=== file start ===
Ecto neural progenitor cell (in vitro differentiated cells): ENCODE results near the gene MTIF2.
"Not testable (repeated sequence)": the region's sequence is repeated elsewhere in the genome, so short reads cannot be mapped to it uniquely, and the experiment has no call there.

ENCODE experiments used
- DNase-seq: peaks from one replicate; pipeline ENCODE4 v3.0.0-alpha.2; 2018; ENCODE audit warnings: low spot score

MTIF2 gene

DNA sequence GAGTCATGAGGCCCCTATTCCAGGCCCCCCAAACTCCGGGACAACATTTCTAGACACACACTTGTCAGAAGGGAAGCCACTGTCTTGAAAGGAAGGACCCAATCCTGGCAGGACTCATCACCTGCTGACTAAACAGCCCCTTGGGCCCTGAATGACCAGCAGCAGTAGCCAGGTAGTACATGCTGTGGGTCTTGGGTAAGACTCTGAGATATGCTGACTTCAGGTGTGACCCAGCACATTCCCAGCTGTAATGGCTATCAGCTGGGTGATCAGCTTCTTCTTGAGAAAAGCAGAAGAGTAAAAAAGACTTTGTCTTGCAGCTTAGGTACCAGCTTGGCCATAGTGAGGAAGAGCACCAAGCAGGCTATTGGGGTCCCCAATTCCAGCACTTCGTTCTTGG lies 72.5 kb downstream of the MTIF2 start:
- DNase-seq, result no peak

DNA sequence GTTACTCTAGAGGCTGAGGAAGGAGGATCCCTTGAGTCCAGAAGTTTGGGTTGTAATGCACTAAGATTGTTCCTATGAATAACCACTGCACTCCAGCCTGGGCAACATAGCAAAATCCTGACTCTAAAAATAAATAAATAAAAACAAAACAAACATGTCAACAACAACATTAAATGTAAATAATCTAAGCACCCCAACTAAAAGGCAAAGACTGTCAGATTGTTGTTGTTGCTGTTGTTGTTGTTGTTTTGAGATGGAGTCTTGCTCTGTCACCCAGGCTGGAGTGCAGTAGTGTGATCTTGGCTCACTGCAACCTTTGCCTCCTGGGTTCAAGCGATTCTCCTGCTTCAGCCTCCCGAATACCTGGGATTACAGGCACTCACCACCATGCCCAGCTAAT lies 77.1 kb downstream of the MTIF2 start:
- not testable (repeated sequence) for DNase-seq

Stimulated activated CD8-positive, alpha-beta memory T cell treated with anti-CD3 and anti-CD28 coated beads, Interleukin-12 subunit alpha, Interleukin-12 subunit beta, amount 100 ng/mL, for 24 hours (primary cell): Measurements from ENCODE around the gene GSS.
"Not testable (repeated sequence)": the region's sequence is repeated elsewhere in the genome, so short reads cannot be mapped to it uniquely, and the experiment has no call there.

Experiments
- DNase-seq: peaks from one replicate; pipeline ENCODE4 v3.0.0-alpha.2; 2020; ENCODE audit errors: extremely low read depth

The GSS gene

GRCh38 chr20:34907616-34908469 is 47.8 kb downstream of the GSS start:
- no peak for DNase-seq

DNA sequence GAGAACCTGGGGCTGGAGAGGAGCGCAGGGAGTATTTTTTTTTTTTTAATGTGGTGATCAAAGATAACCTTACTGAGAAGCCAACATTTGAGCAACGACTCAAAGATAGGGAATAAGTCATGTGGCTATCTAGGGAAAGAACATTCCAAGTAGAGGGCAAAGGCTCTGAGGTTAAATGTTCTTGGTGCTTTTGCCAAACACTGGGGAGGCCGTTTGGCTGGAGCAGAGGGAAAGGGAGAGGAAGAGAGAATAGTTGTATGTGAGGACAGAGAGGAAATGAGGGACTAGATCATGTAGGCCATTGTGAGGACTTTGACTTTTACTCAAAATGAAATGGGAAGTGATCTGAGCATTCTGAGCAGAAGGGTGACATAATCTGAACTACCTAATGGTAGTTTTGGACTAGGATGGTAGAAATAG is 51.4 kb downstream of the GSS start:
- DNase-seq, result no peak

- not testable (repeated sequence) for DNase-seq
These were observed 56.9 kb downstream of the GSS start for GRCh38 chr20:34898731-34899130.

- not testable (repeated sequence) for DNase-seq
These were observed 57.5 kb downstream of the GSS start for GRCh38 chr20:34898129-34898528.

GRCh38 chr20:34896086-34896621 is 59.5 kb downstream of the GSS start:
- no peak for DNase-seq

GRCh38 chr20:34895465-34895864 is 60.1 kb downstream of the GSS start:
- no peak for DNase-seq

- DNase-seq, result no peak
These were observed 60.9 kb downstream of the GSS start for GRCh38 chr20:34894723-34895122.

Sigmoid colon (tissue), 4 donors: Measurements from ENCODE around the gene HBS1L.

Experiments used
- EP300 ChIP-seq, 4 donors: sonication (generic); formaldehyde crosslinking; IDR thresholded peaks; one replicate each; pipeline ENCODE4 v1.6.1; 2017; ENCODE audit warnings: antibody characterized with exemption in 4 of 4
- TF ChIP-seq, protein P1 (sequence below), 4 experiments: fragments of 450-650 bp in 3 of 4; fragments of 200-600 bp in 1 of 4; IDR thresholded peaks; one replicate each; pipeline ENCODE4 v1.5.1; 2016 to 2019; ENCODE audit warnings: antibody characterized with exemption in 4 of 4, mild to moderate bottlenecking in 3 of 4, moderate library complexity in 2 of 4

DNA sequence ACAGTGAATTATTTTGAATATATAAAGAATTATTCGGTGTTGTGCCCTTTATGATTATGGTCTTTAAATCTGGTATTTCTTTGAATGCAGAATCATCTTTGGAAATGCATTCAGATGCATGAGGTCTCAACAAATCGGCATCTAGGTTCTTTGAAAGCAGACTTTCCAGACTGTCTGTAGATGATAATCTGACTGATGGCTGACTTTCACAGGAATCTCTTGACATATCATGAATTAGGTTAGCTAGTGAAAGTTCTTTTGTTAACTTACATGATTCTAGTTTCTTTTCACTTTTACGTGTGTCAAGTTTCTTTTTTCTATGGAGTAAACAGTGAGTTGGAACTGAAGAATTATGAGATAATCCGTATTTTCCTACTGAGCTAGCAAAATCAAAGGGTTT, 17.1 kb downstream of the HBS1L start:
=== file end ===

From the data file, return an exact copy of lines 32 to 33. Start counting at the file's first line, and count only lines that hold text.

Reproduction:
- TF ChIP-seq, protein P1 (sequence below), 4 experiments: fragments of 450-650 bp in 3 of 4; fragments of 200-600 bp in 1 of 4; IDR thresholded peaks; one replicate each; pipeline ENCODE4 v1.5.1; 2016 to 2019; ENCODE audit warnings: antibody characterized with exemption in 4 of 4, mild to moderate bottlenecking in 3 of 4, moderate library complexity in 2 of 4

DNA sequence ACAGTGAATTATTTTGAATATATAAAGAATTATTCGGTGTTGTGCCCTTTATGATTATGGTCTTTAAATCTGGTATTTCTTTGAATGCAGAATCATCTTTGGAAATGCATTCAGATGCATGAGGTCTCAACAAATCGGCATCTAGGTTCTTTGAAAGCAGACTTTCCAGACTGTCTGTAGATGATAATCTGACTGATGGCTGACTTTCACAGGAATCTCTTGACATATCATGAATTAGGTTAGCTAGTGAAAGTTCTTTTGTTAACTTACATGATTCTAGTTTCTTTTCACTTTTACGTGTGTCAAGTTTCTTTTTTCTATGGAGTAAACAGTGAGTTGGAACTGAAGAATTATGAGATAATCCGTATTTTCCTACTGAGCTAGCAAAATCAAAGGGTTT, 17.1 kb downstream of the HBS1L start: